where σ_{0} is the electric conductivity of the electric conductor. Equation (12) is solved in accordance with, e.g., a finite-element method for node elements. The potential Φ in an element is approximated and developed as follows: ##EQU8## where ν_{i} is a scalar function, Φ_{i} is the unknown variable, the suffix i or suffix j (to be described later) represents a node number, and n is the total number of nodes corresponding to each element. The Galerkin's method is applied to equation (12). That is, ν_{i} is multiplied with equation (12) to perform volume integration within each element, integral equations of all the elements are added to each other, and the result is rearranged by using the vector formulas, thereby obtaining the following equation: ##EQU9## The surface integration of the second term of equation (14) becomes zero under the condition that no current flows out from the surface of the electric conductor. Assuming that this term is zero, a substitution of equation (13) into equation (14) yields simultaneous linear equations having Φ_{i} as unknown variable and an integral term as coefficient: ##EQU10## On the other hand, as for an element having a cross section of the electric conductor to which the initial condition is applied, -σ_{0} VΦ·n represents the normal component of a current density vector to the cross section of the electric conductor. For this reason, the value of the normal component of the current density vector to the cross section, which is input as the initial condition, is substituted in equation (15) to calculate the surface integration of the second term. The integration in the element in equation (15) is performed by numerical integration to form simultaneous equations for the respective elements. The integral values of all the elements are added to each other to obtain comprehensive simultaneous linear equations. These are solved using the Gauss' elimination method as a direct method or the incomplete Cholesky conjugate gradient method as an iteration method to obtain values of the unknown variable Φ_{i}. The current density vector distribution in the electric conductor portion can be calculated in accordance with equations (13), (11) and (10) using the known variable Φ_{i}. Since equation (9) is indirectly used to obtain the current density vector distribution, the latter meets the continuity of current. In a detailed calculation sequence, in this stage, the calculated Φ_{i} data is stored in storage means such as a memory. In the subsequent calculation in the electromagnetic field analysis, the current density vector distribution in the electric conductor portion is calculated by using the Φ_{i} data in accordance with equations (13), (11) and (10). In this case, an element obtained upon dividing the region of interest into elements is conveniently used as the element (i.e., a small region) for the electric conductor portion. The region of interest is divided into elements so as to separate the electric conductor portion and the remaining portion. The electric potential or current density as the initial condition is, e.g., that at nodes or cross sections of both ends of the electric conductor in the region of interest.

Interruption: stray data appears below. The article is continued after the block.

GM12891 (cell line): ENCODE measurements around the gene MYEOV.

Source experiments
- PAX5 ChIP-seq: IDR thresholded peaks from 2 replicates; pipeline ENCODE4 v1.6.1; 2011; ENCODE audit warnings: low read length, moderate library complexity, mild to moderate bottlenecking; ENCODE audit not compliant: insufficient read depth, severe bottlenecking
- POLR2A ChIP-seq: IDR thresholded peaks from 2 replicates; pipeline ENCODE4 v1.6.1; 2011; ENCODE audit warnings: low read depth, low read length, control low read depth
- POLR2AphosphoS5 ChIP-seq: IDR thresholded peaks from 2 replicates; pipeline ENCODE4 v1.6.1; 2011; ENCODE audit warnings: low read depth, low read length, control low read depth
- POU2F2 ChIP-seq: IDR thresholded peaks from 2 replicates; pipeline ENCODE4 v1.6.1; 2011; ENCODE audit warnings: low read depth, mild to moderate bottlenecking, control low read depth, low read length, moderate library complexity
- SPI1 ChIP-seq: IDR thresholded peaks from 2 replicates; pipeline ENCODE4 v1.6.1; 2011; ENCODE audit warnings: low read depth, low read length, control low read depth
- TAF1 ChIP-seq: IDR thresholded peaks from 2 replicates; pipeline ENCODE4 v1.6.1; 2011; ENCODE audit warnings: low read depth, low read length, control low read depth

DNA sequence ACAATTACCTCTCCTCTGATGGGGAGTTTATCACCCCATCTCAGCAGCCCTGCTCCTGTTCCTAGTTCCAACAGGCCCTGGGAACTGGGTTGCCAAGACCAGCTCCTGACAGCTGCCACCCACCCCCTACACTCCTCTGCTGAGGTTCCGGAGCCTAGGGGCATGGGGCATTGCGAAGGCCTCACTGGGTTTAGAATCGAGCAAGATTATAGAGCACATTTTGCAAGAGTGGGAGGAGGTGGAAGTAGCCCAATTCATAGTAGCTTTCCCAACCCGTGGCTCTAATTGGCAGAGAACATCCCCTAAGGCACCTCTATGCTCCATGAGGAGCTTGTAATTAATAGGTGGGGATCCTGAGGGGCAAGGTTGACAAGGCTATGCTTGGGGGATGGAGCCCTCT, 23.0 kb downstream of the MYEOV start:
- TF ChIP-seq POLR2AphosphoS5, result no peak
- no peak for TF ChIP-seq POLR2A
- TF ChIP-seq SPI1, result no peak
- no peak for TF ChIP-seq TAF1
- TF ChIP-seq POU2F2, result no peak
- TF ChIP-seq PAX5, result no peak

The above sequence is defined as the first stage according to the present invention. Next, as the second stage, an electromagnetic field generated in the region of interest is analyzed. That is, the current. density vector distribution which meets the condition of continuity of current and is obtained from the calculation result of the first stage is applied to the exciting current density J_{0} included in the first term of the right-hand side of discreted equation (8) obtained by using, e.g., the edge-element approximate function. More specifically, a potential Φ_{i} calculated in the first stage for each node is read out from, e.g., a memory, and an exciting current density J_{0} at each integral point of each element of the electric conductor portion is calculated in accordance with equations (13), (11), and (10), and the first term including the exciting current density J_{0} is calculated by using, e.g., numerical integration. The similar integration operation is performed for the other term of equation (8) to obtain simultaneous linear equations for each element. The resulting values for all the elements are added to each other to obtain comprehensive simultaneous linear equations. These are solved by using the Gauss' elimination method or the incomplete Cholesky conjugate gradient method to analyze the electromagnetic field generated in the region including the electric conductor.